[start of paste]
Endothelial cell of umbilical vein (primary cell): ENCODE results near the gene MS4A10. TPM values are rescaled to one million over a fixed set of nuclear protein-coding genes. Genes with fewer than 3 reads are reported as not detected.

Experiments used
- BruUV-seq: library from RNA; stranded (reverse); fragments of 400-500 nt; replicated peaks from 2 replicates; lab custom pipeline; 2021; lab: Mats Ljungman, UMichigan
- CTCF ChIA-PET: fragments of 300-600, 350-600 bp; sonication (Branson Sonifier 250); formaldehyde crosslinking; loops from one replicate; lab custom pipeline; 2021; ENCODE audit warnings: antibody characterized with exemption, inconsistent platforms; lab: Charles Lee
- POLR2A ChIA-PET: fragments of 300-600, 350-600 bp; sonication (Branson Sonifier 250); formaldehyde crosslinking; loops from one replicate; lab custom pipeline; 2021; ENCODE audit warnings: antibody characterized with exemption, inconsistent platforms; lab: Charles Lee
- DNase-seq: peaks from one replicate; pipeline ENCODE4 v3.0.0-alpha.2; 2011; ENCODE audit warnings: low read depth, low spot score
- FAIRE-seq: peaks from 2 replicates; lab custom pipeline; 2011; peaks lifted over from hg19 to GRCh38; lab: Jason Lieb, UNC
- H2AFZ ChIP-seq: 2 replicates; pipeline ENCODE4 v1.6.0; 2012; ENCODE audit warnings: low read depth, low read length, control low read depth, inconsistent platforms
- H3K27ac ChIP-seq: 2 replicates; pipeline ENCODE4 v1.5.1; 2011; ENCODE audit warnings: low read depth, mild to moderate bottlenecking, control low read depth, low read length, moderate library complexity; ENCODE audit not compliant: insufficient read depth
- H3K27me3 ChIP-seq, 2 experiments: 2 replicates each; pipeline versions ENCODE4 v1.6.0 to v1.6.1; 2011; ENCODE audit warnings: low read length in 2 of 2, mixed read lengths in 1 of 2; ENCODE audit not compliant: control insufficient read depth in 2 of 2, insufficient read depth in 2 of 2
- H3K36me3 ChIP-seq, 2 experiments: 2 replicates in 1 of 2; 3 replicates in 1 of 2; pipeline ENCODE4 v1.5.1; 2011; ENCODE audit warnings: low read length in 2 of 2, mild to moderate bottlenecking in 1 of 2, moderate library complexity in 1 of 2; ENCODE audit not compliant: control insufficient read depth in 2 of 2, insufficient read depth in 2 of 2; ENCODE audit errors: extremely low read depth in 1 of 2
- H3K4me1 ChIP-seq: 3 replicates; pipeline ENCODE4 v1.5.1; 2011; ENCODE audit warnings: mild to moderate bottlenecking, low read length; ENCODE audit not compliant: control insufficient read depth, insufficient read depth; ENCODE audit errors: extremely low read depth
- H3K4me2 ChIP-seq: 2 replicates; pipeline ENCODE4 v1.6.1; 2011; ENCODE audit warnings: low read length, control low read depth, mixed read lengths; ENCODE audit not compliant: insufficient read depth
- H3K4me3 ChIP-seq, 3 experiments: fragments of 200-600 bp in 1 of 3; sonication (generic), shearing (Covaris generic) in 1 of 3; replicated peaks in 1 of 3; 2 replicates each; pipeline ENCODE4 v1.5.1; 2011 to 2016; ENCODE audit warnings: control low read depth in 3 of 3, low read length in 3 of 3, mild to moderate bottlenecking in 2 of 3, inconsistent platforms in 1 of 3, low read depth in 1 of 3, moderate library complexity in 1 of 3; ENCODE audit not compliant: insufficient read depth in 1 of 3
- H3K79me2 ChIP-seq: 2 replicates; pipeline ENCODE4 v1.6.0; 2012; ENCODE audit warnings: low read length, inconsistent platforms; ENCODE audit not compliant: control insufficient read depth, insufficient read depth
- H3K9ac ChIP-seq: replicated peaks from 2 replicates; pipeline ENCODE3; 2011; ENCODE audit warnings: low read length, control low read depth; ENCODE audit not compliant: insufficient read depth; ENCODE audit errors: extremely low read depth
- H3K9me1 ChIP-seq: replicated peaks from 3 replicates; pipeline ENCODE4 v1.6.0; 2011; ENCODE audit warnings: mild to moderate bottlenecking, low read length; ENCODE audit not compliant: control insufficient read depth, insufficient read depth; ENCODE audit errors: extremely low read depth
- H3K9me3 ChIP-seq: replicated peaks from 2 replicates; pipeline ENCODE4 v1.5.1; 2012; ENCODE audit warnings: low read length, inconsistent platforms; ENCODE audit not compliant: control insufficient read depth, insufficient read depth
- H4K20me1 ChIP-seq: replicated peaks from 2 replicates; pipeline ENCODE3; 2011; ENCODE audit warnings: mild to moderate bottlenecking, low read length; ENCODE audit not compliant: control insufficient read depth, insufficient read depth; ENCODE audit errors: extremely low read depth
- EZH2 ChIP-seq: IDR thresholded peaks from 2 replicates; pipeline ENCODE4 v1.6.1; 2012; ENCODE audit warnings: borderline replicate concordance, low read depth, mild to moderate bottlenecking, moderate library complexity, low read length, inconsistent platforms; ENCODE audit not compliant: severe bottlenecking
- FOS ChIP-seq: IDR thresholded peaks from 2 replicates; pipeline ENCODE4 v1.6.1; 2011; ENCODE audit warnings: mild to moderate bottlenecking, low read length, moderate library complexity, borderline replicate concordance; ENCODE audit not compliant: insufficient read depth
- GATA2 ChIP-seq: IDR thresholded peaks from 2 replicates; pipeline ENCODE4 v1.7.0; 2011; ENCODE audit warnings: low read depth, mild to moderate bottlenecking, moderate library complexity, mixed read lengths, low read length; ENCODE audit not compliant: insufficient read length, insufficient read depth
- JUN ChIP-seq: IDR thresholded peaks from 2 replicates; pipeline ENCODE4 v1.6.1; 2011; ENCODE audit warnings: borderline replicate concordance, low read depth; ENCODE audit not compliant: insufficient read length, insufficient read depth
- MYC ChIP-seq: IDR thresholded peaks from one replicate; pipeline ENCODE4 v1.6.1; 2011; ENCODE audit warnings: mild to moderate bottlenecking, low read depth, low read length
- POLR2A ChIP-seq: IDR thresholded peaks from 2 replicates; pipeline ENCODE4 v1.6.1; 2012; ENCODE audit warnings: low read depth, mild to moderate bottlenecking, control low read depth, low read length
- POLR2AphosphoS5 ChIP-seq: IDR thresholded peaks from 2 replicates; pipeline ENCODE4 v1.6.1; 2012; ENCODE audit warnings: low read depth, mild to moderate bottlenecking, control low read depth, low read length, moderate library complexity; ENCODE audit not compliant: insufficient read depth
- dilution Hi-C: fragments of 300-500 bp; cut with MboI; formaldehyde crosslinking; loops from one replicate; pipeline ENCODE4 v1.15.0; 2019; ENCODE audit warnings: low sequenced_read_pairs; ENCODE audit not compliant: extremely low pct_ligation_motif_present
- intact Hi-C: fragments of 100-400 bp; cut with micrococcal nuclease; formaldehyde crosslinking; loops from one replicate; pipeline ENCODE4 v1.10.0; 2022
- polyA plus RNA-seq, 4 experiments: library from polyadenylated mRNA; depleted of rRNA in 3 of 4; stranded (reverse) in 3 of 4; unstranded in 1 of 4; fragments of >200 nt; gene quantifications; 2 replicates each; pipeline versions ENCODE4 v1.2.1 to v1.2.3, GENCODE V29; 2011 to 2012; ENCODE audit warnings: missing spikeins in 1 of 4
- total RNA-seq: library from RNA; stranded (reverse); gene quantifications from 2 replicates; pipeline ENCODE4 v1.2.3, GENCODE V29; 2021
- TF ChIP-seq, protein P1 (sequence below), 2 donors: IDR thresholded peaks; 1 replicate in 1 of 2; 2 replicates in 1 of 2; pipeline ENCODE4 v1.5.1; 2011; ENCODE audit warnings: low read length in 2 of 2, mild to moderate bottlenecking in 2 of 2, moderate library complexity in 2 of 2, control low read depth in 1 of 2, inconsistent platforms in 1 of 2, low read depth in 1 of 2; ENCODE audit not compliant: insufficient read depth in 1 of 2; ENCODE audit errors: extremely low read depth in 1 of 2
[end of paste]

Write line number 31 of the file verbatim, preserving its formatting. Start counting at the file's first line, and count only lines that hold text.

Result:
- TF ChIP-seq, protein P1 (sequence below), 2 donors: IDR thresholded peaks; 1 replicate in 1 of 2; 2 replicates in 1 of 2; pipeline ENCODE4 v1.5.1; 2011; ENCODE audit warnings: low read length in 2 of 2, mild to moderate bottlenecking in 2 of 2, moderate library complexity in 2 of 2, control low read depth in 1 of 2, inconsistent platforms in 1 of 2, low read depth in 1 of 2; ENCODE audit not compliant: insufficient read depth in 1 of 2; ENCODE audit errors: extremely low read depth in 1 of 2